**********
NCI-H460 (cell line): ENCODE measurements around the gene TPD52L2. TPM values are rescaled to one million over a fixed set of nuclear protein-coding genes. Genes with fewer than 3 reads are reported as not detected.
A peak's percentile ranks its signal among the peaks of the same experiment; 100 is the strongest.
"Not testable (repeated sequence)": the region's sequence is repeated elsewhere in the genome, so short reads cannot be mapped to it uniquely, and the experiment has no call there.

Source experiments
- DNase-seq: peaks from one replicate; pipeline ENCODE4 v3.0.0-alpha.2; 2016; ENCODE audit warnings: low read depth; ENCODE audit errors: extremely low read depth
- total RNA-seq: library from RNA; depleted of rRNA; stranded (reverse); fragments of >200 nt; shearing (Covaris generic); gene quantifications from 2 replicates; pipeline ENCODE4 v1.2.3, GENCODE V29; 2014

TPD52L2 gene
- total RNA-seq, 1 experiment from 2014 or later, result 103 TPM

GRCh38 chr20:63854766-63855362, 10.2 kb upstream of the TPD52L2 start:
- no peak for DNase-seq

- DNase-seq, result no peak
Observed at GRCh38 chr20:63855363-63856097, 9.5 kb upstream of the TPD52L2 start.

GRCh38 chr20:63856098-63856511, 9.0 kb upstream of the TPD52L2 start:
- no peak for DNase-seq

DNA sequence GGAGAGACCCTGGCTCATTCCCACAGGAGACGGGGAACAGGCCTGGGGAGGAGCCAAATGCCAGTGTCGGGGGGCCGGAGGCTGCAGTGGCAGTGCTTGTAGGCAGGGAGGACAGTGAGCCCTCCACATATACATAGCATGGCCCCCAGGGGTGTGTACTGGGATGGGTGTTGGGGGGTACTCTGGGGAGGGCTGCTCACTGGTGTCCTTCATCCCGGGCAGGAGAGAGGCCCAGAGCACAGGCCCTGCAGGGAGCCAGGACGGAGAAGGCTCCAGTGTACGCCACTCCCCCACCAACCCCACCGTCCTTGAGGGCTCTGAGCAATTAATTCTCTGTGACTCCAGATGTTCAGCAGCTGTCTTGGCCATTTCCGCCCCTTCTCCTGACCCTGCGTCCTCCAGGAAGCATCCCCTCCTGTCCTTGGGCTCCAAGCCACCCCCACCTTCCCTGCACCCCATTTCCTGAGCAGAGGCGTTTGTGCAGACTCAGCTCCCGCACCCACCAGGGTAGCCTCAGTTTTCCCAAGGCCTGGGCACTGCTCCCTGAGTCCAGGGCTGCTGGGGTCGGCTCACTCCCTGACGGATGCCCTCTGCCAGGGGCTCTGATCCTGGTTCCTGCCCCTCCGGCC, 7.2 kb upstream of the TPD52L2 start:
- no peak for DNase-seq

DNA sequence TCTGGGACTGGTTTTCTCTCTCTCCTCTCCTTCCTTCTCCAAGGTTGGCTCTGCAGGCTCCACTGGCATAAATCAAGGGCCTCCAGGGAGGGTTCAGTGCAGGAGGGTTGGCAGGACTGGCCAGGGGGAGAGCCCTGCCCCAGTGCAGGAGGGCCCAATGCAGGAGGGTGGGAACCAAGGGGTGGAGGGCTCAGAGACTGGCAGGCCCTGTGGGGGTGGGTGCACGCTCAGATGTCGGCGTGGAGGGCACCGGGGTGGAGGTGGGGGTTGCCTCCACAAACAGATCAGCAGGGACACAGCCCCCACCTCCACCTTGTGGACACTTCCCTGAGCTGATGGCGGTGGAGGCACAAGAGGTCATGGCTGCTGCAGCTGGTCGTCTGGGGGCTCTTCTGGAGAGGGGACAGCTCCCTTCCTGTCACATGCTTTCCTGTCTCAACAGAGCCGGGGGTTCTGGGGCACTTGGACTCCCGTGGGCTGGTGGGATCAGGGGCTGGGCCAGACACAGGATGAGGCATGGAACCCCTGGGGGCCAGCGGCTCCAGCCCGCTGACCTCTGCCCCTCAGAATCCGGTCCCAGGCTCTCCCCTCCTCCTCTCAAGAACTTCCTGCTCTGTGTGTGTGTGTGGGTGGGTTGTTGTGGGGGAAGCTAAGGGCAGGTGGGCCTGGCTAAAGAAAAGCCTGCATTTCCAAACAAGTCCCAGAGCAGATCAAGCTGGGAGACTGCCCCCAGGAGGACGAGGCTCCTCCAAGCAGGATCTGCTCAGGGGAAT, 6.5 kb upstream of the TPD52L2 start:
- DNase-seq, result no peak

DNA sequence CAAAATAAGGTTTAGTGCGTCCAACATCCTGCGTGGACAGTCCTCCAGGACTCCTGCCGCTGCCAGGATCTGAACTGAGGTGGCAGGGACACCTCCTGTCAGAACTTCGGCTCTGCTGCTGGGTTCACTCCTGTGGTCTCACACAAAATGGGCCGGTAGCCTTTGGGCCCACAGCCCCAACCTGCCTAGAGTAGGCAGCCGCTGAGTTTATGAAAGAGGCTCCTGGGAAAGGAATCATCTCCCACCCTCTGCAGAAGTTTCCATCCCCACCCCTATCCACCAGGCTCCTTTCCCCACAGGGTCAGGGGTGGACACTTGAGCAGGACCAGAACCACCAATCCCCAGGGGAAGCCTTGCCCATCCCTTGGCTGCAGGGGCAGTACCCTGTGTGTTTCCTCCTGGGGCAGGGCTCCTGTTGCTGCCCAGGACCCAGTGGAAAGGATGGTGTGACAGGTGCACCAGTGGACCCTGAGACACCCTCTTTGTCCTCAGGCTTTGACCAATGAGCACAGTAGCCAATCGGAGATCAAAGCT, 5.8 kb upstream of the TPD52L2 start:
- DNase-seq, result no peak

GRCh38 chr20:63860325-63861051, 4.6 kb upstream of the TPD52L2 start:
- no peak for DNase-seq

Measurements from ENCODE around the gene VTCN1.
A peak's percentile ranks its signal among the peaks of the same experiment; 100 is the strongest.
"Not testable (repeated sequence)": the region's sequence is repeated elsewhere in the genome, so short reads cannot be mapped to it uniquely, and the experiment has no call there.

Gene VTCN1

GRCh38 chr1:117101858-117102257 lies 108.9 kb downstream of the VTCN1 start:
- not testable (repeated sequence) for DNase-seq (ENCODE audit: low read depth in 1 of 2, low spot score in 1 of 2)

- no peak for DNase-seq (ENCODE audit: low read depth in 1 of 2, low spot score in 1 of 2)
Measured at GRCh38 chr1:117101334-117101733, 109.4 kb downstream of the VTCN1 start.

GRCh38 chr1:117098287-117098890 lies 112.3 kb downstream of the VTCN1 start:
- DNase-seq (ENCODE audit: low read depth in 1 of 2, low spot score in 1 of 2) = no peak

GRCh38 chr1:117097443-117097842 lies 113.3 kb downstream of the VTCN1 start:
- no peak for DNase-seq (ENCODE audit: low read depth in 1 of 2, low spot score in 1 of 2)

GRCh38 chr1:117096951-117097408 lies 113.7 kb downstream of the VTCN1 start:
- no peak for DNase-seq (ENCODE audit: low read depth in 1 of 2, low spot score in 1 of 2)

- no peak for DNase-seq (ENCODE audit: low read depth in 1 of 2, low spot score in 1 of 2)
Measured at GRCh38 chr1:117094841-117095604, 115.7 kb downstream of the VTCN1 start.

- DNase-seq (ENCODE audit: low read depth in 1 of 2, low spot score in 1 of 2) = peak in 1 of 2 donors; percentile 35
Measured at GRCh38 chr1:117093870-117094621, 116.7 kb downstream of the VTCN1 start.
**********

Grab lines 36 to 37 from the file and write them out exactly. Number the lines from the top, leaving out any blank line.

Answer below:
- no peak for DNase-seq (ENCODE audit: low read depth in 1 of 2, low spot score in 1 of 2)

- no peak for DNase-seq (ENCODE audit: low read depth in 1 of 2, low spot score in 1 of 2)